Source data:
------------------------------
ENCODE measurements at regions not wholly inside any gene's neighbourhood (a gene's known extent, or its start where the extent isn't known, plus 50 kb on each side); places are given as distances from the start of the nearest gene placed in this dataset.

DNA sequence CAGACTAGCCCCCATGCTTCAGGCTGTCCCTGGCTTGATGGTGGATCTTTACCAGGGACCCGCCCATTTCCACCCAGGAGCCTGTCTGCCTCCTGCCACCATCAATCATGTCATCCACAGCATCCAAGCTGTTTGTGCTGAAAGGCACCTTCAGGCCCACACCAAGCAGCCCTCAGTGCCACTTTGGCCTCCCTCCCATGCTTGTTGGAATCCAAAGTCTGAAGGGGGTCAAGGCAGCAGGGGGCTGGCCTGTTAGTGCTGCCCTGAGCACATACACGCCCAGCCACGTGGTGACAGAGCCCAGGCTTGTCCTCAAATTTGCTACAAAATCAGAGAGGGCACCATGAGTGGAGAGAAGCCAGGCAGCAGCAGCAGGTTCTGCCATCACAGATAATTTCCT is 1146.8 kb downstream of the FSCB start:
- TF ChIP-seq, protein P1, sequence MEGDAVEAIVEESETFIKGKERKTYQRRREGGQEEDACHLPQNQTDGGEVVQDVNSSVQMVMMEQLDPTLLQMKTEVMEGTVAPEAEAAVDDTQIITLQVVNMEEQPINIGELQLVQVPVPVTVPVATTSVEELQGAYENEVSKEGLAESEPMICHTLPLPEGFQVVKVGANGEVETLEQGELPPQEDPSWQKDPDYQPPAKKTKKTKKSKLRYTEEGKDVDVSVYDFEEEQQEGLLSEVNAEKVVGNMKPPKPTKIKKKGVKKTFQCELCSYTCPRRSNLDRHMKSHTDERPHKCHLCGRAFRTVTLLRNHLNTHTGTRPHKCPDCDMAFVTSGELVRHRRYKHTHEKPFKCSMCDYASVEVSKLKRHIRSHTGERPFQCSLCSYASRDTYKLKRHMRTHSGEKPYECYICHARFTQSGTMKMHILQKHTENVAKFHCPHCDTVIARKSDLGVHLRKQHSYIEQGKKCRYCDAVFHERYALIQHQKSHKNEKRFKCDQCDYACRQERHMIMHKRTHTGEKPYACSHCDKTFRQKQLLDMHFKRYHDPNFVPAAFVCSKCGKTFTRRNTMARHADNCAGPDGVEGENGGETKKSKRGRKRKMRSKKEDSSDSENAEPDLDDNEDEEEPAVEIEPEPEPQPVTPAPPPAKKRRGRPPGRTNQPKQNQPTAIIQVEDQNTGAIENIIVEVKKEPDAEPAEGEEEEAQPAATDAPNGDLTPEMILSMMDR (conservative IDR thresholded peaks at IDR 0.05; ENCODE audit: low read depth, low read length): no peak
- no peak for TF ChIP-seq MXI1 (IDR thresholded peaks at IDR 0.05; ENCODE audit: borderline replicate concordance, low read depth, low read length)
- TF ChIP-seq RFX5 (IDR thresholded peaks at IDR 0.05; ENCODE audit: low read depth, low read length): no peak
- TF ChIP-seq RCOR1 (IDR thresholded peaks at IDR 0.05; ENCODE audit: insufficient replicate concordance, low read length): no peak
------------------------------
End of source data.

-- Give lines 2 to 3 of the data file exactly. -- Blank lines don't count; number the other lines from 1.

DNA sequence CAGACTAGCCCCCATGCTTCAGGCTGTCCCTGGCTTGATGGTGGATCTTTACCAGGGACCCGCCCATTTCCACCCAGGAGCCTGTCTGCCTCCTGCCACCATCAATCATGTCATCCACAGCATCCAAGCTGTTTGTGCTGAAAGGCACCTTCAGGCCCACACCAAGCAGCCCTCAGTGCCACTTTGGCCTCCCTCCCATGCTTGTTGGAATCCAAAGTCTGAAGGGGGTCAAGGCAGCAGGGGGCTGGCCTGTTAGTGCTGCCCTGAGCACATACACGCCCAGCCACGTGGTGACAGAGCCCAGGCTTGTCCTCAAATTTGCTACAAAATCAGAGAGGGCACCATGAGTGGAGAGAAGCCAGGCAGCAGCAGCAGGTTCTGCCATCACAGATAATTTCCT is 1146.8 kb downstream of the FSCB start:
- TF ChIP-seq, protein P1, sequence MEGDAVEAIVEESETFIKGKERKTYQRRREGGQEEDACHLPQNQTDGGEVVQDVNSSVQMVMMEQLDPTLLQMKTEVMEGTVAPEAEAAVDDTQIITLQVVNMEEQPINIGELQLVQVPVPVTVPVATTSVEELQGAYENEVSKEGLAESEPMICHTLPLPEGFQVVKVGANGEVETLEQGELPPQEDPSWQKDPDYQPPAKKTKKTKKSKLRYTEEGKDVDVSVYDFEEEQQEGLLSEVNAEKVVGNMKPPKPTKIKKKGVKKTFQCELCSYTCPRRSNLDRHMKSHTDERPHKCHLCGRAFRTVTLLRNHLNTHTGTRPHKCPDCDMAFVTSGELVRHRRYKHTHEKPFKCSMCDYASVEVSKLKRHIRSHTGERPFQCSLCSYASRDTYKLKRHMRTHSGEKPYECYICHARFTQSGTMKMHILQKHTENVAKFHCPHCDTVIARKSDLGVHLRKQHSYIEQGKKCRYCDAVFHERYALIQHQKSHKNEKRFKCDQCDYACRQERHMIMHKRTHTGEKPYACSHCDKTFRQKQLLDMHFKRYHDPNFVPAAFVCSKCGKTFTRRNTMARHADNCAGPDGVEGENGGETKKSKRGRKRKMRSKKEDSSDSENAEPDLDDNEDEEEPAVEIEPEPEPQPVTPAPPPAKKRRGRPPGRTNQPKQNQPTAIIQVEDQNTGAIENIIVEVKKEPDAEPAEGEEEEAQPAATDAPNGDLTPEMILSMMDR (conservative IDR thresholded peaks at IDR 0.05; ENCODE audit: low read depth, low read length): no peak